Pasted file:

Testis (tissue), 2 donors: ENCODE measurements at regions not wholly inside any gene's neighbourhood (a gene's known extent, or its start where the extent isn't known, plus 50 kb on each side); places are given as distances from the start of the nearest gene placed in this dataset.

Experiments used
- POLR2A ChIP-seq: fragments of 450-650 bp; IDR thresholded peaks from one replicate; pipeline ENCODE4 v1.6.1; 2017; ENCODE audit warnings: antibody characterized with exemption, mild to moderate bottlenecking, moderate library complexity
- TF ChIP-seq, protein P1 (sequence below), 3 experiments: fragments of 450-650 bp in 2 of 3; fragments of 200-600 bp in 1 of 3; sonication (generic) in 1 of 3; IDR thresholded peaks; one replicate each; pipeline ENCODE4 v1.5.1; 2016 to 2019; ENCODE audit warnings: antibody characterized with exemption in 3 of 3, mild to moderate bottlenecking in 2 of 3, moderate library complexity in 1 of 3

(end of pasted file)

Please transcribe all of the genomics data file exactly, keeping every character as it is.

Testis (tissue), 2 donors: ENCODE measurements at regions not wholly inside any gene's neighbourhood (a gene's known extent, or its start where the extent isn't known, plus 50 kb on each side); places are given as distances from the start of the nearest gene placed in this dataset.

Experiments used
- POLR2A ChIP-seq: fragments of 450-650 bp; IDR thresholded peaks from one replicate; pipeline ENCODE4 v1.6.1; 2017; ENCODE audit warnings: antibody characterized with exemption, mild to moderate bottlenecking, moderate library complexity
- TF ChIP-seq, protein P1 (sequence below), 3 experiments: fragments of 450-650 bp in 2 of 3; fragments of 200-600 bp in 1 of 3; sonication (generic) in 1 of 3; IDR thresholded peaks; one replicate each; pipeline ENCODE4 v1.5.1; 2016 to 2019; ENCODE audit warnings: antibody characterized with exemption in 3 of 3, mild to moderate bottlenecking in 2 of 3, moderate library complexity in 1 of 3